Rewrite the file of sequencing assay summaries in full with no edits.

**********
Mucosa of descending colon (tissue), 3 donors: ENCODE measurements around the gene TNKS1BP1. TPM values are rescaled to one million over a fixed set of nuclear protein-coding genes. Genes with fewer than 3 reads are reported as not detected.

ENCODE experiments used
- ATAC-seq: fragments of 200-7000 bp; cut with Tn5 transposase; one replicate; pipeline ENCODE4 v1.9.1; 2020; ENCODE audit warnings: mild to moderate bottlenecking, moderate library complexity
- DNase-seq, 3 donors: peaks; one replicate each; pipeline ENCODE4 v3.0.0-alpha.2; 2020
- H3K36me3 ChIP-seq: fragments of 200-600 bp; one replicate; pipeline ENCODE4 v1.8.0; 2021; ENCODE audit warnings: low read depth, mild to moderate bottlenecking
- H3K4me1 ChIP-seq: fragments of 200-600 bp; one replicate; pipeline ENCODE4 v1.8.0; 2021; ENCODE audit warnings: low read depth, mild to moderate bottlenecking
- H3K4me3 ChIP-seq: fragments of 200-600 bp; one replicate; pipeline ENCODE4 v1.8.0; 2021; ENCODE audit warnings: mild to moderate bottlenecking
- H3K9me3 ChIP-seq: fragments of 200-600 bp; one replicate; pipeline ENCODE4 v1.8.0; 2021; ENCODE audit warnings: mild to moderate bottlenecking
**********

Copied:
Mucosa of descending colon (tissue), 3 donors: ENCODE measurements around the gene TNKS1BP1. TPM values are rescaled to one million over a fixed set of nuclear protein-coding genes. Genes with fewer than 3 reads are reported as not detected.

ENCODE experiments used
- ATAC-seq: fragments of 200-7000 bp; cut with Tn5 transposase; one replicate; pipeline ENCODE4 v1.9.1; 2020; ENCODE audit warnings: mild to moderate bottlenecking, moderate library complexity
- DNase-seq, 3 donors: peaks; one replicate each; pipeline ENCODE4 v3.0.0-alpha.2; 2020
- H3K36me3 ChIP-seq: fragments of 200-600 bp; one replicate; pipeline ENCODE4 v1.8.0; 2021; ENCODE audit warnings: low read depth, mild to moderate bottlenecking
- H3K4me1 ChIP-seq: fragments of 200-600 bp; one replicate; pipeline ENCODE4 v1.8.0; 2021; ENCODE audit warnings: low read depth, mild to moderate bottlenecking
- H3K4me3 ChIP-seq: fragments of 200-600 bp; one replicate; pipeline ENCODE4 v1.8.0; 2021; ENCODE audit warnings: mild to moderate bottlenecking
- H3K9me3 ChIP-seq: fragments of 200-600 bp; one replicate; pipeline ENCODE4 v1.8.0; 2021; ENCODE audit warnings: mild to moderate bottlenecking